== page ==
Despite the press’s obsession with bullying and misfits, that’s not how the boys presented themselves. Dylan laughed about picking on the new freshmen and “fags.” Neither one complained about bullies picking on them – they boasted about doing it themselves.

But this only goes so far. In the first place we may wonder if the way the “boys presented themselves” was in itself a form of compensation for a more general sense of insecurity. And then there is the part about neither one complaining about being picked on. Cullen’s own account puts this into question. Of course people have different levels of sensitivity and ways of interpreting these things, but Dylan in particular at least felt picked upon and did complain of it. In one journal entry he wrote “I dont know what i do wrong with people . . . it’s like they are set out to hate & insult me.” In the “basement tapes” both boys raged over short lifetimes filled, at least to their way of thinking, with slights, insults, and instances of being picked on. Eric, we learn, “took some flack” from “older kids and bigger guys” (Eric himself was small and unathletic), but Cullen says this was “nothing exceptional.” Even given a heightened sensitivity to such “flack,” the dismissive “nothing exceptional” elides what might have been perceived as bullying. But it’s hard to say what was involved. We learn, for example, that Eric was upset that a girl he fancied was dating a “prettyboy” named Dan who had “punched him in the face.” We learn nothing more about the incident. It is editorially described as a “fistfight,” but that is not what being punched in the face means. The fact that Eric was still obsessed with revenge a year later would seem to indicate that he had not received the satisfaction of actually fighting the other boy. He had simply been punched out, and humiliated by the experience.

There likely is, in other words, more to the story. But without having read any of the tens of thousands of pages of evidence, it is nearly impossible for a general reader to make any firm conclusions on Cullen’s account. All one can do is attempt to read critically. An exercise encouraged by the fact that efforts were apparently made by the police right from the start to destroy evidence and doctor the “official record.” This was, ironically, a reaction that even Eric and Dylan presupposed in their planning, figuring that the “cops would chop up all their footage and show the public how they wanted it to look.” Covering ass is a basic survival instinct in a litigious society. On the day of the attacks Dylan’s father called 911 immediately upon hearing of the attacks . . . and then called a lawyer. Eric’s parents refused to be deposed until the victims’ families dropped their lawsuits against them. Under a special agreement the contents of their deposition will be kept under seal until 2027.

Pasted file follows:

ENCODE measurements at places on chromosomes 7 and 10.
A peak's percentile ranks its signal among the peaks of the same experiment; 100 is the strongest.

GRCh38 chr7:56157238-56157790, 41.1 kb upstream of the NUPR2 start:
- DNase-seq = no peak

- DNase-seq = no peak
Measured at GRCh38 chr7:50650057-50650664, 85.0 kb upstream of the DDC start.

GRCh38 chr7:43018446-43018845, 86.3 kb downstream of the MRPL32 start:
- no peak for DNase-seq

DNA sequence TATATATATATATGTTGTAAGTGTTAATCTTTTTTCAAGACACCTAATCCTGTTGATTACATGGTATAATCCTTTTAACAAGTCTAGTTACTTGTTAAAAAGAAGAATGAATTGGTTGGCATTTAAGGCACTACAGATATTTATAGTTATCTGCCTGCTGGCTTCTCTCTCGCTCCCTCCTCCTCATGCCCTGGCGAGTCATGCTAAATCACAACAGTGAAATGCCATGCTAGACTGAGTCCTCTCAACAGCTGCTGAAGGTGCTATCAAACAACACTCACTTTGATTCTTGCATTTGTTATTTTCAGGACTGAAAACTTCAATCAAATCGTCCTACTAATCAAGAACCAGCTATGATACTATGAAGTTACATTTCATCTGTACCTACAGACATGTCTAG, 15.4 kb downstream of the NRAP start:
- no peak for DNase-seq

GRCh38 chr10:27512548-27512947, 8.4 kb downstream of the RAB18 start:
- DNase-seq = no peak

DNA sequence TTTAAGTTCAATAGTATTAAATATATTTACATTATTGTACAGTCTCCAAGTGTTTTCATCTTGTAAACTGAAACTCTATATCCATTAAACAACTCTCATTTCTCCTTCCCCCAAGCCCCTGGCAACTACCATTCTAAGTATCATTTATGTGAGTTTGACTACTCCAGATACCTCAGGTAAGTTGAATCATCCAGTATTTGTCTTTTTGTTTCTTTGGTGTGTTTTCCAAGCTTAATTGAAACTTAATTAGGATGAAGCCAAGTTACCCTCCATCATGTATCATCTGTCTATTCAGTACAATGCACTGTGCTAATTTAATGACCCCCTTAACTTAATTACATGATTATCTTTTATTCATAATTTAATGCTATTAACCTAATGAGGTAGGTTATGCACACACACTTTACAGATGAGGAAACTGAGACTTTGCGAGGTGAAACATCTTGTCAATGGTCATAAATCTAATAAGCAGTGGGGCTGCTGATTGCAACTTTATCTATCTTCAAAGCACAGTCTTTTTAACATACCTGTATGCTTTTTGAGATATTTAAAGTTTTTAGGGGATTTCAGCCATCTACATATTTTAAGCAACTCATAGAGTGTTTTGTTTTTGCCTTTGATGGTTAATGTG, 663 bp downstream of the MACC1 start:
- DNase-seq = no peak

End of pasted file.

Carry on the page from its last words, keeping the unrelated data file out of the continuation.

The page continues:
As with a lot of celebrated criminal cases – Ed Gein’s rural house of horrors, the stabbing of Kitty Genovese, O. J. – the cultural significance of Columbine arises from its transformation into myth. That myth may or may not have anything to do with the facts of the case (Gein didn’t preserve his mother’s corpse, and wasn’t a cannibal; there weren’t thirty-eight witnesses to Genovese’s murder; O. J. wasn’t persecuted by the legal system because he was black), but facts don’t always trump. And so we can only say, for whatever it is worth, that Cullen has done a responsible job of telling the Columbine story here, and tried as best he can to set the record straight.

Review first published online May 25, 2009.